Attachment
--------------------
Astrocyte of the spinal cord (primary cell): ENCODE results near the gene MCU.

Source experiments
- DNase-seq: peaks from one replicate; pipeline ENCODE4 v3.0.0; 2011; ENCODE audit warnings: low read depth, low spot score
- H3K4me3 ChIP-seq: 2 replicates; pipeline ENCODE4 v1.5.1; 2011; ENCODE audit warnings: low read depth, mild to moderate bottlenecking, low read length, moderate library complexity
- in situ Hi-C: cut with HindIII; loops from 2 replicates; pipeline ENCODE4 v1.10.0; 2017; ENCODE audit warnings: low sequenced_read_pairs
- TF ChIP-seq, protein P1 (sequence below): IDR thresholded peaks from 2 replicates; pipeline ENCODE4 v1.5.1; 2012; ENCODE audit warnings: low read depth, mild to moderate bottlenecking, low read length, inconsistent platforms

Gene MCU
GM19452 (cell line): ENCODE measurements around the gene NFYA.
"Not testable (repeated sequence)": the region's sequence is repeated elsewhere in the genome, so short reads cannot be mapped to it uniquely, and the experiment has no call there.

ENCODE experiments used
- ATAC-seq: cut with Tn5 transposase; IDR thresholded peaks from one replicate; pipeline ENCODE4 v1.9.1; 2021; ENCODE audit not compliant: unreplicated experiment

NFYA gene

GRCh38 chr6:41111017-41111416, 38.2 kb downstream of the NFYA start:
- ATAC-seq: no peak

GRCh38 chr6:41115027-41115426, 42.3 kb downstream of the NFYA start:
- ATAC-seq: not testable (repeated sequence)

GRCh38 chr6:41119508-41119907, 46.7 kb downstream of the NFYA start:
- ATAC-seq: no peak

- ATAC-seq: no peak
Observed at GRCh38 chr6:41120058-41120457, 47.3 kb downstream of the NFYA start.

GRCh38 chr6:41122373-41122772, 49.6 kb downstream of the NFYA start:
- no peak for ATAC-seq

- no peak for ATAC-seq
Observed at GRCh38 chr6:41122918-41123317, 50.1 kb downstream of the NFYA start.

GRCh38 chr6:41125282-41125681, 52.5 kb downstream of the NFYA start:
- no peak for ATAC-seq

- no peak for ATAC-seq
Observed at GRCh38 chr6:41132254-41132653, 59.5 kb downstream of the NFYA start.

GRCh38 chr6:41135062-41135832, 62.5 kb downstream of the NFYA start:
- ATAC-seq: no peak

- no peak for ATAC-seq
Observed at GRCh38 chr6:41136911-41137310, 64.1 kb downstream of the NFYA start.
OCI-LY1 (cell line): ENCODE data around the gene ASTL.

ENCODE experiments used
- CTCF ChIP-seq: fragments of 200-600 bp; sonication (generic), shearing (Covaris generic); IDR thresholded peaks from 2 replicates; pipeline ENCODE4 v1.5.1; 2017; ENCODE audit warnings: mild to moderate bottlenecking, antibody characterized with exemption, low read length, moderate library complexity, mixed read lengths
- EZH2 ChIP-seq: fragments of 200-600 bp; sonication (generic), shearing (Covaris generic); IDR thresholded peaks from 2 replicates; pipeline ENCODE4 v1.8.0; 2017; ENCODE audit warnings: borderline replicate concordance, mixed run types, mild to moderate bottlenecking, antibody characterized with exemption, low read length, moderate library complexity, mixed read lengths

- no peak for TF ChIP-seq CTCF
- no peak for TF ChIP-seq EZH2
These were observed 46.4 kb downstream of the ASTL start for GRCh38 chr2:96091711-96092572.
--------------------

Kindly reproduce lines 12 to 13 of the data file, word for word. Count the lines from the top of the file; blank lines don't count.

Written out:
NFYA gene

GRCh38 chr6:41111017-41111416, 38.2 kb downstream of the NFYA start: